English Essays: Materials & Models for Composition from the Great Essayists
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English Essays: Materials and Models for Composition from the Great ...
J. H. 1861-1932 Fowler
No preview available - 2013
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acquaintance appear applied beauty become called cause character church common consider conversation cries discourse dream ears Edited effect English essay expression eyes fancy fashion feeling fiction force French genius give hand head hear hour human idea imagination Italy keep kind knowledge known lady language lately learning leave less letter lived London longer look manner matter meaning mechanical meet mind nature never nickname night objects observe Painting particular pass passions perhaps person play pleased pleasure poet poetical poetry politics present readers reading reason respect rule scene seems selection sense sentence Shakespeare sick sometimes soul sound speak story street style talk thing thought told town true truth turn understanding universal whole wonderful writer young
Page 57 - Him that you term'd, sir, the good old lord, Gonzalo : His tears run down his beard, like winter's drops From eaves of reeds. Your charm so strongly works 'em That if you now beheld them, your affections Would become tender.
Page 44 - And having dropped the expected bag, pass on. He whistles as he goes, light-hearted wretch, • Cold and yet cheerful ; messenger of grief Perhaps to thousands, and of joy to some ; To him indifferent whether grief or joy. Houses in ashes, and the fall of stocks...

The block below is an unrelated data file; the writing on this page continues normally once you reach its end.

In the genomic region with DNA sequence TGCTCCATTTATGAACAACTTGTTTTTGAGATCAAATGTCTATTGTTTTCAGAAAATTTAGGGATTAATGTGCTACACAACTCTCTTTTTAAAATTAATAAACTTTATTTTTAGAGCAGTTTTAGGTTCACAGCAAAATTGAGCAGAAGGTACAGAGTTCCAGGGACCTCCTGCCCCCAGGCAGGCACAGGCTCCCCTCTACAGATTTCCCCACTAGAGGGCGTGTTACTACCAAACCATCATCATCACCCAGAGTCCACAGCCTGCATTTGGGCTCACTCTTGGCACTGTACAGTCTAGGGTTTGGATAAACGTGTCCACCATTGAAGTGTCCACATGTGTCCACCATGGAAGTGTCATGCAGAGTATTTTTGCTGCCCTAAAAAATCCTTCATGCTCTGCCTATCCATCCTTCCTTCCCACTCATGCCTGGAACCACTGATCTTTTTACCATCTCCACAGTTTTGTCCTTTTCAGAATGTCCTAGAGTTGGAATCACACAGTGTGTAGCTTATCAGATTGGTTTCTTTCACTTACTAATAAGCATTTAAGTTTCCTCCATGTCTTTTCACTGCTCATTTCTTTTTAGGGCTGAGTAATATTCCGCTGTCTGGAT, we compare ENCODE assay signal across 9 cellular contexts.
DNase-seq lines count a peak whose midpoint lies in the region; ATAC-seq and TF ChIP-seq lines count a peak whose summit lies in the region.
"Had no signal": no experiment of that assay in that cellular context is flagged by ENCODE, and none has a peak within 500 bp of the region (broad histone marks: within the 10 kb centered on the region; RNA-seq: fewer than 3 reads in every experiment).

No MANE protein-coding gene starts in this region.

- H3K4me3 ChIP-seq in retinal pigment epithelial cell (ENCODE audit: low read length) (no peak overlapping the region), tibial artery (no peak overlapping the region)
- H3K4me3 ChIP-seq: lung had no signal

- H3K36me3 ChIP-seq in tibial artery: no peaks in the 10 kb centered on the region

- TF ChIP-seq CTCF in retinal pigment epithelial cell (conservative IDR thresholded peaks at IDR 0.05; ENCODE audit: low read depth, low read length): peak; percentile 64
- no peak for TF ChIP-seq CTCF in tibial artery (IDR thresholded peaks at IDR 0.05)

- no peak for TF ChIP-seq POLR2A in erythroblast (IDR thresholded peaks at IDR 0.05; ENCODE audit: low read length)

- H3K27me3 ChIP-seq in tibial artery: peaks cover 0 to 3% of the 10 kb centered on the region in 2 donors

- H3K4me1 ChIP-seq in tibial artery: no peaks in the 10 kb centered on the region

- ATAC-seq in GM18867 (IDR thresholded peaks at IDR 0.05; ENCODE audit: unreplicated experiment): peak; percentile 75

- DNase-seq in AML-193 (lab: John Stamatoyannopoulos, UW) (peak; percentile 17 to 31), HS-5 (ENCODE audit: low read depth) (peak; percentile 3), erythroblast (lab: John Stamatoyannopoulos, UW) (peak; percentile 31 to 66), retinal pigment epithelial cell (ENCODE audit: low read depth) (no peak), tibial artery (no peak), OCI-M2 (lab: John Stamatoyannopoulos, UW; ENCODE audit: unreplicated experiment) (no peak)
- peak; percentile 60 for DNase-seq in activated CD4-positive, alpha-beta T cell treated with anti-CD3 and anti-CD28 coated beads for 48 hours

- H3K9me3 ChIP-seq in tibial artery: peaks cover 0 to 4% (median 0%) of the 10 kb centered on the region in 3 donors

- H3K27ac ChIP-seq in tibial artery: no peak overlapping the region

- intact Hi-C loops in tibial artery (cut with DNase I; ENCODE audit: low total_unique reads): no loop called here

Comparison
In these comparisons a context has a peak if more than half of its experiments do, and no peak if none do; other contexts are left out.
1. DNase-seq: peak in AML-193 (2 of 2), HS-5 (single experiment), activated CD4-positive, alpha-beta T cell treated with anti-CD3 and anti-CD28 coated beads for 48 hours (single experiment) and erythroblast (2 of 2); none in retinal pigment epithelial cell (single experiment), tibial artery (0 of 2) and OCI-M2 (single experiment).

Page 21 - Those relations are therefore commonly of most value in which the writer tells his own story. He that recounts the life of another, commonly dwells most upon conspicuous events, lessens the familiarity of his tale to increase its dignity, shews his favourite at a distance, decorated and magnified like the ancient actors in their tragick dress, and endeavours to hide the man that he may produce a hero.
Page 63 - The greatness of wit, by which the poetic talent is here chiefly to be understood, manifests itself in the admirable balance of all the faculties. Madness is the disproportionate straining or excess of any one of them.
Page 25 - There may perhaps be too great an indulgence, as well as too great a restraint of imagination; and if the one produces incoherent monsters, the other produces what is full as bad, lifeless insipidity. An intimate knowledge of the passions, and good sense, but not common sense, must at last determine its limits.
Page 4 - The coachmen took care to meet, jostle, and threaten each other for way, and be entangled at the end of Newport-street and 20 Long-acre.
Page 17 - These screech-owls seem to be settled in an opinion that the great business of life is to complain, and that they were born for no other purpose than to disturb the happiness of others, to lessen the little comforts, and shorten the short pleasures of our condition, by painful remembrances of the past, or melancholy prognostics of the future ; their only care is to crush the rising hope, to damp the kindling transport, and allay the golden hours of gaiety with the hateful dross of grief and suspicion.
Page 32 - Patri, is now split into as many quavers as an Italian air. For this purpose, there is in every county an itinerant band of vocal musicians, who make it their business to go round to all the churches in their turns, and, after a prelude with the pitchpipe, astonish the audience with hymns set to the 'new Winchester measure, and anthems of their own composing.
Page 28 - ... from the oracle of some coffeehouse, which oracle has himself gathered them the night before from a beau at a gaming-table, who has pillaged his knowledge from a great man's porter, who has had his information from the great man's gentleman, who has invented the whole story for his own amusement the night preceding.
Page 24 - Poetry: this imitation being merely mechanical, in which the slowest intellect is always sure ( to succeed best; for the Painter of genius cannot stoop to drudgery, in which the understanding has no part; and what pretence has the Art to claim kindred with Poetry, but by its power over the imagination?